JACKSON COUNTY, WV (AP) — Health officials said they are investigating after several people developed a flu-like illness after working closely with pigs that exhibited respiratory symptoms and fever at a county fair.
The state Department of Health and Human Resources said the H3N2v strain of influenza A was confirmed on at least one human test Tuesday. The sample has been forwarded to the Centers for Disease Control and Prevention for Confirmation.
The illnesses occurred at the Jackson County Fair. Dr. Ayne Amjad, the state’s health officer, said in a statement that symptoms such as fever, runny nose, sore throat, cough or congestion usually show up one to three days after exposure to infected animal livestock at an outdoor event.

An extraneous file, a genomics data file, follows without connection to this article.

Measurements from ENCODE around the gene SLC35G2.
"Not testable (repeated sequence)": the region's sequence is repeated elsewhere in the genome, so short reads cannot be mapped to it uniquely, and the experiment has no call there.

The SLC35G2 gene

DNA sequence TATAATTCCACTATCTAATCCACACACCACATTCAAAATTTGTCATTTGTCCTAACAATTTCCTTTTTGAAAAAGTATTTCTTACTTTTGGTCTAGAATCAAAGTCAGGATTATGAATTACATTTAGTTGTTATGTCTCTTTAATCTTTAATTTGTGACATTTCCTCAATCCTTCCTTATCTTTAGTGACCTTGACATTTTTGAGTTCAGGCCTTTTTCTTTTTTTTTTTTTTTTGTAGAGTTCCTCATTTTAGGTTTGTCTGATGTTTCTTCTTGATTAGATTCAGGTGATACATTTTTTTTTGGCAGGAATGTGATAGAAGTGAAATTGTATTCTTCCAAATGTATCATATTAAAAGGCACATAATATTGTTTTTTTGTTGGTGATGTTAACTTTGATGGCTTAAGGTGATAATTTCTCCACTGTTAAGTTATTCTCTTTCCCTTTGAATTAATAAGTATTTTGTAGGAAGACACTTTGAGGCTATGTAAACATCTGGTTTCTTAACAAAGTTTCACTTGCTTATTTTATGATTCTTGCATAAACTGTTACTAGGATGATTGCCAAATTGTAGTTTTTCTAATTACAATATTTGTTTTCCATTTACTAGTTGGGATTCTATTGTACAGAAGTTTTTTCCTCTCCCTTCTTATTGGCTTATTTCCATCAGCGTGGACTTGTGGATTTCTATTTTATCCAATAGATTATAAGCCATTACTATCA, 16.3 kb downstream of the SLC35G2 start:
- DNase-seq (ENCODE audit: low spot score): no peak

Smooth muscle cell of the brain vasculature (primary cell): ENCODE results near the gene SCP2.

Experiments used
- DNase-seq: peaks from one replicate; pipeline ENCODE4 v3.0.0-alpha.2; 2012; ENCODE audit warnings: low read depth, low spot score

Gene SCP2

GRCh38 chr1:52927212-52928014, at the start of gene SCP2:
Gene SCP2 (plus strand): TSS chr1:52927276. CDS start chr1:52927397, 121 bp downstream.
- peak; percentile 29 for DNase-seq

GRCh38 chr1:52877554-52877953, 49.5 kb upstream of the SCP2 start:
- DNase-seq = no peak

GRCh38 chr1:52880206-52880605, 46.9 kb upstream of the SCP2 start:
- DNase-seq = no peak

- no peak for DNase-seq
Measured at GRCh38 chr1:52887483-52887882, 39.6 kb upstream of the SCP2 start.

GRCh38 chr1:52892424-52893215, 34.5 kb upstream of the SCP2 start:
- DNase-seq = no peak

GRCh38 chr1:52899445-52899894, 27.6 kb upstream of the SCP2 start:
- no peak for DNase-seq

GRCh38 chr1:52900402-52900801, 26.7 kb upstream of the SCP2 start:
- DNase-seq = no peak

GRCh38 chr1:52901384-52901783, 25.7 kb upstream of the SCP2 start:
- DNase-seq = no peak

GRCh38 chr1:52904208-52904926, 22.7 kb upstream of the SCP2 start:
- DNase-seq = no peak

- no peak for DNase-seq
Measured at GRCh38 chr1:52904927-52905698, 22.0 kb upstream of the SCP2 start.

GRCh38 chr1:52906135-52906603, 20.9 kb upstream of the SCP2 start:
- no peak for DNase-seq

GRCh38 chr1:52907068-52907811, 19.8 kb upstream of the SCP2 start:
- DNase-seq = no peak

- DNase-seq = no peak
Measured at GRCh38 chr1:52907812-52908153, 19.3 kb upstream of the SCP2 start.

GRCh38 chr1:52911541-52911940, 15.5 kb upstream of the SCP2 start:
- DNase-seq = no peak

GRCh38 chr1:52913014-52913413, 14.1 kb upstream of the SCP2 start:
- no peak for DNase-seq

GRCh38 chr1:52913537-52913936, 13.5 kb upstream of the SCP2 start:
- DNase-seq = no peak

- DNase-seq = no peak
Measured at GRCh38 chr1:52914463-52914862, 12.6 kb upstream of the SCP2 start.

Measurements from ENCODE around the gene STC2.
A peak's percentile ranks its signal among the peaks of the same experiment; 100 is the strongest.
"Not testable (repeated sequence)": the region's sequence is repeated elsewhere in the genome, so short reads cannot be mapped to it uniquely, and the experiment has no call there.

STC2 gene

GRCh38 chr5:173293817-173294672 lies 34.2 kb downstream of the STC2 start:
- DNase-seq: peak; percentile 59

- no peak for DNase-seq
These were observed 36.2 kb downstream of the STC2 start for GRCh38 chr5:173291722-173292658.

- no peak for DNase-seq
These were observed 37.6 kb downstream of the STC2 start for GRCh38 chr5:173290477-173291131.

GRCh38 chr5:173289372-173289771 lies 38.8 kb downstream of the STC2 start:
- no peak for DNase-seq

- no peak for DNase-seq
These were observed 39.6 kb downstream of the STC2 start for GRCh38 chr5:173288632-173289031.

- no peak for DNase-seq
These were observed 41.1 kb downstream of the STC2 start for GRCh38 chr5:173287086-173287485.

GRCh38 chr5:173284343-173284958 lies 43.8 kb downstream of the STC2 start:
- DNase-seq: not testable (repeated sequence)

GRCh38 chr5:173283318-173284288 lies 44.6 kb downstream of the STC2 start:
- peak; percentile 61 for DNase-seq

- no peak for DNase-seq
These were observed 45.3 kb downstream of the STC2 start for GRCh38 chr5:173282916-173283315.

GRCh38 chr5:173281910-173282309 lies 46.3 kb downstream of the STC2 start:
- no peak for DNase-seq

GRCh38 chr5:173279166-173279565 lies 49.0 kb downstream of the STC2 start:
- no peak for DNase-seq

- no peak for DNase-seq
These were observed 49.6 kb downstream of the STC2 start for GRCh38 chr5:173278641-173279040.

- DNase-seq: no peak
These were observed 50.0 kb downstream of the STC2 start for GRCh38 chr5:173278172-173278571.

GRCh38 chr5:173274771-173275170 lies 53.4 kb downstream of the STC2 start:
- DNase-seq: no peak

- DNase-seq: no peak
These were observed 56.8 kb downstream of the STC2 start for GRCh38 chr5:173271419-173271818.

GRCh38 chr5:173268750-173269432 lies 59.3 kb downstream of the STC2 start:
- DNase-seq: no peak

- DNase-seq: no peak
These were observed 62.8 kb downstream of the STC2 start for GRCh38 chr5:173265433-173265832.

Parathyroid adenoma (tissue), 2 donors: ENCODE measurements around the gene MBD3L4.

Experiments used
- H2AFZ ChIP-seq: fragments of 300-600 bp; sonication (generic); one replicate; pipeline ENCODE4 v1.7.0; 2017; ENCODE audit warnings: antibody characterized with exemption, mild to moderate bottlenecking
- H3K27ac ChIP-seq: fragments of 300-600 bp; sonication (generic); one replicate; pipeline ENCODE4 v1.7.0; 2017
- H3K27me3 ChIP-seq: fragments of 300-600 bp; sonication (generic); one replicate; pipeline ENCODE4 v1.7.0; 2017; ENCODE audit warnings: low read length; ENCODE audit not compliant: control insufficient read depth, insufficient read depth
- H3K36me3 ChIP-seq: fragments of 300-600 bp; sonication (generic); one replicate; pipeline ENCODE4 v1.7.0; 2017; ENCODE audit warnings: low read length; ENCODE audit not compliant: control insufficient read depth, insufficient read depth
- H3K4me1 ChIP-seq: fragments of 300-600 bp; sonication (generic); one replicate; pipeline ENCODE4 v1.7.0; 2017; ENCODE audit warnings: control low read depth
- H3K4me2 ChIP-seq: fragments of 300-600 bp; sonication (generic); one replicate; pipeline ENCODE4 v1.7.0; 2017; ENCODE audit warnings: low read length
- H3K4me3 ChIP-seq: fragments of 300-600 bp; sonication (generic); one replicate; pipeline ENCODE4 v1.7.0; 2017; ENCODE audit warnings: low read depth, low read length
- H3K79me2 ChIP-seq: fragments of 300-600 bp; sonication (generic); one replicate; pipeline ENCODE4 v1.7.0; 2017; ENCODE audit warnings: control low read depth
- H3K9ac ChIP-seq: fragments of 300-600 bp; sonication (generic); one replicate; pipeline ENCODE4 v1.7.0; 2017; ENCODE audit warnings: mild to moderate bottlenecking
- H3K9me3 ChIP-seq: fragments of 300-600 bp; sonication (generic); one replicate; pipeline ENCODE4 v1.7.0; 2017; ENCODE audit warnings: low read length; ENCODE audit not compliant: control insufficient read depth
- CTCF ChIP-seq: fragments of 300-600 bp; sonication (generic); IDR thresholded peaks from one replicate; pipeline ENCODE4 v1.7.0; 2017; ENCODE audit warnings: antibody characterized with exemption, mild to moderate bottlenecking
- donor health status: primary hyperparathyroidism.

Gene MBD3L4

The statement that swine influenza viruses may circulate in pig populations throughout the year and do not usually infect humans. The same antiviral drugs used to treat seasonal influenza can also be used for treatment of swine flu infection in humans.
Residents are encouraged to take routine precautions when visiting animal exhibits, including washing hands with soap and water before and after exposure to animals and avoid taking personal items, food or drinks into swine barns or areas with animals.